Ah, the beauty of interactivity. The OS helpfully said, and I'm paraphrasing here, "Sorry, Chuckles. That drive ain't mounted."
Ah. Yes. I remember Unix types in my circle of friends nattering about mounting and unmounting drives. Seems logical. Just gotta figure out how to do it. Well, let's see if the spiffy UI knows that mice have two buttons. BINGO! Right-click, select Mount, and... Nothing.
Go back to unix geek friends, after going to a terminal window and playing around trying to get "man mount" to tell me anything useful. I feel slightly dirty even typing in "man mount," 'cause, well, it just sounds so Brokeback. Doesn't matter though, the output is unintelligible to humans, and even though I tried to parse it all out and came close, nope, just couldn't find the magic words.
Quoth geek 1: "mount -t ntfs /dev/hda1 /mnt"
OK, well I sussed out from all my attempts and googling that I'd need to prefix that with the "sudo" command, and did so.
HEY! It looks like it worked! Got my C drive mounted. No idea what I'd have to change to get D, E, or H, but let's just go with what we have for now.
Back to our friendly GUI, sloooowly, and once the CD drive stops manically chopping out bits & bytes, let's double-click on that puppy again, and get me some data!
Again paraphrasing the error message rather than quoting:
"You don't have permission to do THAT! You crazy? Who do you think you are, ROOT?"
Let's just pause here a moment and insert a couple paragraphs of relevant conversation between me and Unix geek 1:
Now, lucky me, I'm semi-clued. I GET why D and E would be 5 and 6 rather than 2 and 3. It makes sense to me, but sure as hell wouldn't if I didn't understand a tiny bit about partitioning, and I do mean a TINY bit.
I also understand exactly why typing "w" into fdisk would result in, well, probably a mass shooting incident eventually, but first a complete loss of all my stuff. I just want to confirm with you that perhaps Aunt Tillie would not understand this, and if she ever found herself being guided into this hellhole, she would be a single keystroke away from losing all the pictures of her grandson that the kids emailed to her. Forever. And her OS. And her recipes, and her email, and the ability to do a damn thing about it.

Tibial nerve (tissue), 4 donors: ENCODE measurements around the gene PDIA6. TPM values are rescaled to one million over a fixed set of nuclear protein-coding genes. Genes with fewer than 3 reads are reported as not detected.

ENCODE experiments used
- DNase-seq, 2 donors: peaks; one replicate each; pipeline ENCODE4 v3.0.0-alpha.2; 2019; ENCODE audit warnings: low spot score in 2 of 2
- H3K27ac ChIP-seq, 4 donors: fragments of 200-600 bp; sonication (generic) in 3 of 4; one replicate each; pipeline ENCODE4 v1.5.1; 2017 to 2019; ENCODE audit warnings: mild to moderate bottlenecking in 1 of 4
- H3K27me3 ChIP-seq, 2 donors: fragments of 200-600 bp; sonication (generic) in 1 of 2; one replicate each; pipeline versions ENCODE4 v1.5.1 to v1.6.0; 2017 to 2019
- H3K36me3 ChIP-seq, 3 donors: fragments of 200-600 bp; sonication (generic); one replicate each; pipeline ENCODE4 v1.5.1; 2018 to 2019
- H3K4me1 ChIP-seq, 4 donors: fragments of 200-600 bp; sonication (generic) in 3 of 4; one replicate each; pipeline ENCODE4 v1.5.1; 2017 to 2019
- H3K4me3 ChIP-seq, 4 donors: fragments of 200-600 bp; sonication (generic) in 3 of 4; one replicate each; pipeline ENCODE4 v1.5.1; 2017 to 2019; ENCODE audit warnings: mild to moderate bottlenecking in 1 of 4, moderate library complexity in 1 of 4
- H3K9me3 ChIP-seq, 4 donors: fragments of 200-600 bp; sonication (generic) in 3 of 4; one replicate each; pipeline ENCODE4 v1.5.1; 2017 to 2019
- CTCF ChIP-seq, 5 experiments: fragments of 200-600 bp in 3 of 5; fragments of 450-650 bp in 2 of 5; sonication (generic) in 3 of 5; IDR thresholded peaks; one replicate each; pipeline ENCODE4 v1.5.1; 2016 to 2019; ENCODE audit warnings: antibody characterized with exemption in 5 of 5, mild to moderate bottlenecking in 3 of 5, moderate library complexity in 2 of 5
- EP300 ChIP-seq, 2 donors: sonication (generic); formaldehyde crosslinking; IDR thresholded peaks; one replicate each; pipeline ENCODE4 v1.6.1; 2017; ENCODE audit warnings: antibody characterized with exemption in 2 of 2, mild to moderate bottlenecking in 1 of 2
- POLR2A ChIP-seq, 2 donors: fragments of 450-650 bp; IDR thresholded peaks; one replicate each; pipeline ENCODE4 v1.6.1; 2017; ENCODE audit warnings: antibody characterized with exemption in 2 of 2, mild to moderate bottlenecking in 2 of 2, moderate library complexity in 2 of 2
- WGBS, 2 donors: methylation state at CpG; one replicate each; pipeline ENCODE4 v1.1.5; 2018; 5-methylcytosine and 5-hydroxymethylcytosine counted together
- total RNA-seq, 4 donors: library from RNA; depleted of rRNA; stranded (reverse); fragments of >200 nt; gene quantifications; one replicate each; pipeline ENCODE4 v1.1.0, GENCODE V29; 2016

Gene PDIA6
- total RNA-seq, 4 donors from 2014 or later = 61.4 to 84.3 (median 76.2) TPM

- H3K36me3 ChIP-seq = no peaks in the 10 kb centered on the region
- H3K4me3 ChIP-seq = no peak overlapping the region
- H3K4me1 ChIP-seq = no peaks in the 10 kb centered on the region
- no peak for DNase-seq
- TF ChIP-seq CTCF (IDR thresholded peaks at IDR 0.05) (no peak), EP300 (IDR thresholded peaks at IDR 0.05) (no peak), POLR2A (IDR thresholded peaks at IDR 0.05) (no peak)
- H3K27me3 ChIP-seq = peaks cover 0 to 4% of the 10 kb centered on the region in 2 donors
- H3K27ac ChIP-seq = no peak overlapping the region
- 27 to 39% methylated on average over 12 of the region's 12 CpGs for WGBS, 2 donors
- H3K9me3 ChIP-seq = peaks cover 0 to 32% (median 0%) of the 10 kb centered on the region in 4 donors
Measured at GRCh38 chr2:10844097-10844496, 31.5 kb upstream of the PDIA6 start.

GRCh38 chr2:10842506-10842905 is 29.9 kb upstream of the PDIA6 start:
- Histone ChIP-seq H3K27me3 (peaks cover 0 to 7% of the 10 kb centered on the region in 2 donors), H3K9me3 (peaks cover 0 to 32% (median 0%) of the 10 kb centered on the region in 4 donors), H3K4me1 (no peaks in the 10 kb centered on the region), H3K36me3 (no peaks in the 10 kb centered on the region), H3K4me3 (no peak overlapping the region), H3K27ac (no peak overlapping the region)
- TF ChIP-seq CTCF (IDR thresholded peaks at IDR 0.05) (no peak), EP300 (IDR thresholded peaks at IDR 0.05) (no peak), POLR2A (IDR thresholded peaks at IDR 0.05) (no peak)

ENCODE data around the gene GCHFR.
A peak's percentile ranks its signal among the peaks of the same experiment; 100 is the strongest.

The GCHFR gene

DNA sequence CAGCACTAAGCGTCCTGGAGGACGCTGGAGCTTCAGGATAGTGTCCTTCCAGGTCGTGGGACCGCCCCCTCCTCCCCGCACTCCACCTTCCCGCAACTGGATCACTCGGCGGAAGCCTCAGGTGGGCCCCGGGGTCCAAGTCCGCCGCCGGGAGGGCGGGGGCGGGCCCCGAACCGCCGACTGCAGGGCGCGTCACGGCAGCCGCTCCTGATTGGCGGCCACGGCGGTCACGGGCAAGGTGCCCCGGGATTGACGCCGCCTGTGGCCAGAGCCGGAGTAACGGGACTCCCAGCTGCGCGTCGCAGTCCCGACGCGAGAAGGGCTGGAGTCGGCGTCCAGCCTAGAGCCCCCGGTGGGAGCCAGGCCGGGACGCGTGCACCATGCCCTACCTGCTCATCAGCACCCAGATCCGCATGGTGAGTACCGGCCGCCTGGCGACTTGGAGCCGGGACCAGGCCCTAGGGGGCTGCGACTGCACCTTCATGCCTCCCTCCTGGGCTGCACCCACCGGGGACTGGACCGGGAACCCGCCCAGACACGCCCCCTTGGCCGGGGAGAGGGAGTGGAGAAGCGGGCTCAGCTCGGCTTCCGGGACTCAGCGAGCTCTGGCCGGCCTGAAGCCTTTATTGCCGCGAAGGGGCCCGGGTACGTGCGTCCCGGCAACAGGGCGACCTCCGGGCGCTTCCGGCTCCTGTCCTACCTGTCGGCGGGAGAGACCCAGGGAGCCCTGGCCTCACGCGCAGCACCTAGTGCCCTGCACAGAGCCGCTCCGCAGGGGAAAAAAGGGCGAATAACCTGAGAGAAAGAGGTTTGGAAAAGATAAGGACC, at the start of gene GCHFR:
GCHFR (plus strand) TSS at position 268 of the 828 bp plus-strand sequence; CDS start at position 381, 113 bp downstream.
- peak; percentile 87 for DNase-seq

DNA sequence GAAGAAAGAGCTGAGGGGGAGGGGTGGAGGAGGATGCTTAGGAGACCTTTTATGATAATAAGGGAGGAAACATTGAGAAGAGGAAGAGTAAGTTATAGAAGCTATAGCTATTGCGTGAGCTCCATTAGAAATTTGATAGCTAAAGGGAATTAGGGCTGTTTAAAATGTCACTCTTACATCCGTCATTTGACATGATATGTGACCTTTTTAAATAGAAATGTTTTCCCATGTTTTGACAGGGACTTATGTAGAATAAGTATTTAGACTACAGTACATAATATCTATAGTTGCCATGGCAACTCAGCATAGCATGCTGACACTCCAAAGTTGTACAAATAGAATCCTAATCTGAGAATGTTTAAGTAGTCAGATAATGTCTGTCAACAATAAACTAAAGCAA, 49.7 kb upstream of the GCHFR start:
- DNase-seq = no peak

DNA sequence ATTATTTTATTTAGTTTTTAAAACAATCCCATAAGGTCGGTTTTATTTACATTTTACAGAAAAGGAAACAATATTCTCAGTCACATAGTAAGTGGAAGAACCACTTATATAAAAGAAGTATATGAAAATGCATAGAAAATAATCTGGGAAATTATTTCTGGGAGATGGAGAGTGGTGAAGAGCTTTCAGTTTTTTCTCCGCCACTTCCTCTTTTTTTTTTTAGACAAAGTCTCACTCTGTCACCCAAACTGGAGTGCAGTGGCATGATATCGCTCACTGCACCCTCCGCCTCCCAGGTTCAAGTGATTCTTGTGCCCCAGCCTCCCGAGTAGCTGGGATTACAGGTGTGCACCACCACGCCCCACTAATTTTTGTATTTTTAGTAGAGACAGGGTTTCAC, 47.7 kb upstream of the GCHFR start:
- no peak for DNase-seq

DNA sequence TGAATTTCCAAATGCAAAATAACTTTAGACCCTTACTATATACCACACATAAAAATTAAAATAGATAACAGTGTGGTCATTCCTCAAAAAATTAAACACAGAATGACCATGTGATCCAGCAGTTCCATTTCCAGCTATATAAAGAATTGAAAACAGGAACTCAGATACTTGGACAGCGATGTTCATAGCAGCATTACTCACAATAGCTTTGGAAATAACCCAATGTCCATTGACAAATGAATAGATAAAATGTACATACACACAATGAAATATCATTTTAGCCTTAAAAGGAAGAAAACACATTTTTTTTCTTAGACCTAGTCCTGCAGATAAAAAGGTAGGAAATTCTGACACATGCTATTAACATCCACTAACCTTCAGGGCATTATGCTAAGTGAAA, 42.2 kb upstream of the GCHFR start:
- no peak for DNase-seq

Anyway, back to our show.
So, we managed to mount, but still can't access. Not even for just reading, no writing, which is all I'd be after anyway. Writing to NTFS volumes would sure be spiffy, but as long as there's a FAT32 drive out there somewhere to dump my dying files on, I'm happy.
I guess we have to find a way to change permissions.
HAHAHAHAHA(insert several thousand more HAs here)HAHAHAHAHA!!!
OS paraphrase: "No, you won't be changing any permissions here, Skippy. I'm running this show. Me! The HKIC! (Head Kernel in Charge)"
I guess I have to log in as root to get ANYTHING done on this box. Search forums, Google 'til I'm blue in the fingers, come up with the official unix way to do this, all the time considering that I didn't log into anything to begin with (I understand that was done for me, hey thanks guys,) and that I have no idea what the root password would be. Off we go...
Found the magic words. Yay. Suffice it to say, the magic words resulted in OS paraphrase:
"YOU? Change ROOT passwd? A freaking n00b like you, changing passwords? Oh, no no no no no, that just ain't gonna happen."